3. Morbidity:

Allergen is of two types

i) Type 1: Any environmental non-contagious irritant/ immune triggers that initially ‘sensitize’ the subject by inducing IgE production so that re-exposure later on to that allergen spurs an allergic reaction.

Tree and grass pollens, fecal particles, dust mites, animal dander (skin flakes), certain foods (especially milk, fish, shellfish, eggs, peanuts, and tree nuts), latex, insect venoms, and some medicines

ii) Type 2: This encompasses any environmental non-contagious allergen/irritant that can incite an adaptive, antigen-specific immune trigger coupled with localized inflammation.

This is not connected to IgE.

For instance, contact dermatitis (Eczema) to nickel or poison ivy

4. Mortality:

Death associated with pollen allergy is extremely rare

5. Diagnosis:

  • Skin prick tests
  • Allergen-specific IgE blood tests
  • Patch tests

6. Prognosis:

Allergies cannot be cured permanently but they can be managed successfully. The symptoms can be relieved by OTC and prescription medications. Reducing contact with allergy triggers or completely avoiding them can help prevent allergic reactions. The recent immunotherapy may help reduce the severity of allergic reactions.

When To See A Vet

Contact your vet right away, if you notice any of the following:

  • Red, Itchy, moist, or scabbed skin
  • Pruritus (Scratching, Itching, Rubbing, Licking)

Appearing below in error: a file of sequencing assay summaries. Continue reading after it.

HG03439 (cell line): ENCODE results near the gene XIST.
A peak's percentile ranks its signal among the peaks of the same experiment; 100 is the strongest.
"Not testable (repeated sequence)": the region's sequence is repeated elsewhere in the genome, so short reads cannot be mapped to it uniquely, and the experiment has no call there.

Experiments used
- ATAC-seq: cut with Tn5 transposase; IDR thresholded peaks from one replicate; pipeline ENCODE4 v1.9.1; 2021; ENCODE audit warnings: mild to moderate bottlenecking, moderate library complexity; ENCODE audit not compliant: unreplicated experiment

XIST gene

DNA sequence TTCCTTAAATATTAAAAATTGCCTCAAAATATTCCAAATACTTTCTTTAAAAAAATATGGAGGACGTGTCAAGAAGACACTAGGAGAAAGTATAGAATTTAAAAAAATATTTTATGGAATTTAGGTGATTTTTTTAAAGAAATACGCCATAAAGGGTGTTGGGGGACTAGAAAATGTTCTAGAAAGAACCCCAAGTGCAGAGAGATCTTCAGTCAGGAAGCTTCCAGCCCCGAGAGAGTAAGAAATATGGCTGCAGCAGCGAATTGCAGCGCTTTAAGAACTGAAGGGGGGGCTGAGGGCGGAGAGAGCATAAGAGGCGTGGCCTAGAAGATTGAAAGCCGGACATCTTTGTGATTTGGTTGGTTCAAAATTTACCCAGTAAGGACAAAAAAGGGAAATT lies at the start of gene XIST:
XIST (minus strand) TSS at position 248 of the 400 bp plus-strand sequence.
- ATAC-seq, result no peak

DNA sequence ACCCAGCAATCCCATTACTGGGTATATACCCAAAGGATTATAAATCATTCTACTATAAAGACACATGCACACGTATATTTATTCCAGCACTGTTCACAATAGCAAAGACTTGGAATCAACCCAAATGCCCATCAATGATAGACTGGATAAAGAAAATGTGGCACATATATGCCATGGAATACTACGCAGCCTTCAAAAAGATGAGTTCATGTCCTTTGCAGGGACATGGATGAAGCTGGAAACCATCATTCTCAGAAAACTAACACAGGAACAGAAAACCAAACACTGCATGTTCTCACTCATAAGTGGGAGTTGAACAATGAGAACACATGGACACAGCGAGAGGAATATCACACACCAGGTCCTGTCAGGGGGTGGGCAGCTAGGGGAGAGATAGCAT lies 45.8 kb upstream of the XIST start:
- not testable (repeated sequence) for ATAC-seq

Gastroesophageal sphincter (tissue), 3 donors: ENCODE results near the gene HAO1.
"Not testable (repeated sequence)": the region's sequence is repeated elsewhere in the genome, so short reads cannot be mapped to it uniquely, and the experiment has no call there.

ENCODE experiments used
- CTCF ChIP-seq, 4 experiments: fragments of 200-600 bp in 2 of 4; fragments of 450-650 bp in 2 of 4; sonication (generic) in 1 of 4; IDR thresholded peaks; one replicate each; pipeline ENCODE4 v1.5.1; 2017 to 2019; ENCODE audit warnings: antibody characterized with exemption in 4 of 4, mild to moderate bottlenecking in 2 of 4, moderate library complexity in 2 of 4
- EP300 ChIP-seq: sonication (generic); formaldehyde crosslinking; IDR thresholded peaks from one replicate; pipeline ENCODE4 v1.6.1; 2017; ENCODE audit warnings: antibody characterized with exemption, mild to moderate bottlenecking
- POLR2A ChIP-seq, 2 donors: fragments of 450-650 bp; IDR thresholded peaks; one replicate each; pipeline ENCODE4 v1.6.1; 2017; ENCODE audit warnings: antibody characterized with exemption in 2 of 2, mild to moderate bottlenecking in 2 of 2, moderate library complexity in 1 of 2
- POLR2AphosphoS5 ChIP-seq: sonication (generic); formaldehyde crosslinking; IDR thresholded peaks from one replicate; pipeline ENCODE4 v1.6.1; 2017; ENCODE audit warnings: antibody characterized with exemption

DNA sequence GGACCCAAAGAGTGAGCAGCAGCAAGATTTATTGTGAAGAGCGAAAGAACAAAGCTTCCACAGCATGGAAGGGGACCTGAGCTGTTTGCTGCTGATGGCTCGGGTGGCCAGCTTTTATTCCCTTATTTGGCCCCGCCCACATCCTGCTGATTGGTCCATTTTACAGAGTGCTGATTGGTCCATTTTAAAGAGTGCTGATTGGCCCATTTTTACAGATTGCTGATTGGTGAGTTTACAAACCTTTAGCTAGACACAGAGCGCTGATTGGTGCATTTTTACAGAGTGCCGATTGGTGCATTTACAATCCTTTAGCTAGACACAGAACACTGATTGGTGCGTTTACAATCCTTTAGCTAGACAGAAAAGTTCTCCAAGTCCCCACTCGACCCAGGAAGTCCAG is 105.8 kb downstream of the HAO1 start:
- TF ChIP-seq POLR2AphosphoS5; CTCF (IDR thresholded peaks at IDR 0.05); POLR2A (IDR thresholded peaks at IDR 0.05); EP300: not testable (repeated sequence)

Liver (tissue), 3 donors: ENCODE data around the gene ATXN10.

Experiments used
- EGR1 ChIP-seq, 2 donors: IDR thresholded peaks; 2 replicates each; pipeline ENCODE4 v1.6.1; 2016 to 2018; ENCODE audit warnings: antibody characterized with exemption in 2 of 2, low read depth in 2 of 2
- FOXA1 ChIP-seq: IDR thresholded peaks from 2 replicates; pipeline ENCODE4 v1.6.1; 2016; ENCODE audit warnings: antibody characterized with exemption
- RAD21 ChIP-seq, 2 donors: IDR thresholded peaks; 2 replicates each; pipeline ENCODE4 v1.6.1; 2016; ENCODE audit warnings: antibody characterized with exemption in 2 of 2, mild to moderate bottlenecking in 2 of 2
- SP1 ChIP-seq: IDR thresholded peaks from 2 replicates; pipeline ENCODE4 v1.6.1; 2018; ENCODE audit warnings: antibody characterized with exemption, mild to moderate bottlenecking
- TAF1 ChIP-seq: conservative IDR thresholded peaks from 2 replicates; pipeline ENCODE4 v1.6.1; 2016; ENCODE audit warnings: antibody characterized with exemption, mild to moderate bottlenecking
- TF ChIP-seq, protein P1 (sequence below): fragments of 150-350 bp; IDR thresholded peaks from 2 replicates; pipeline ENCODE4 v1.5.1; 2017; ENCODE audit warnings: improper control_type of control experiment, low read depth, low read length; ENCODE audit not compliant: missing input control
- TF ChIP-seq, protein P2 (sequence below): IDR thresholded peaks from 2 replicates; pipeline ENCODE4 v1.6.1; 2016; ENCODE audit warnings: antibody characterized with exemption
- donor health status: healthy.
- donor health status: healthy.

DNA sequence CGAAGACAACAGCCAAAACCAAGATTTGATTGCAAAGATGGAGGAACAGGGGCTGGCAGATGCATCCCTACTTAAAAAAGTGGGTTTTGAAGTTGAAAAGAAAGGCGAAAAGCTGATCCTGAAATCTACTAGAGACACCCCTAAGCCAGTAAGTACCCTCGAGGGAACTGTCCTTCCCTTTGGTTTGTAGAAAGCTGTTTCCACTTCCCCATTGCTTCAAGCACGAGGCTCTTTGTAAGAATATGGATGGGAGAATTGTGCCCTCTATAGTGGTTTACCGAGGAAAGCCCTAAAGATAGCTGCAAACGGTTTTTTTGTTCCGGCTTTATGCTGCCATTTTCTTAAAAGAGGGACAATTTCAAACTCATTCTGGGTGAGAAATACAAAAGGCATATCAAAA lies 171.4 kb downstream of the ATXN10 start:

• Itchy, runny eyes

Food Suggestions For Pollen Allergy

  • Low-carb dog food/peas, sweet potatoes, squash, yams, pumpkin, etc.
  • Fresh, lean protein (Lean ground beef, White-meat skinless chicken, or turkey).
  • Antioxidants- Blueberries, blackberries, Steamed broccoli, spinach, cooked yellow squash, kale, green beans.
  • Iron: lean meats like ground beef and lamb, fish, such as sardines and salmon, pumpkin, carrots and leafy greens.
  • Vitamin C and bioflavonoids: Brussel sprouts, spinach, broccoli, kale, pineapple, papaya, and strawberries etc.

Conclusion

Dogs are also susceptible to pollen allergies. Some are more likely to do so, due to their heredity, duration of exposure to pollen, and environment.

Monitoring your dog’s response in pollen season, Awareness of the symptoms of dog pollen allergy, and taking measures to protect your dog from allergies is of paramount importance.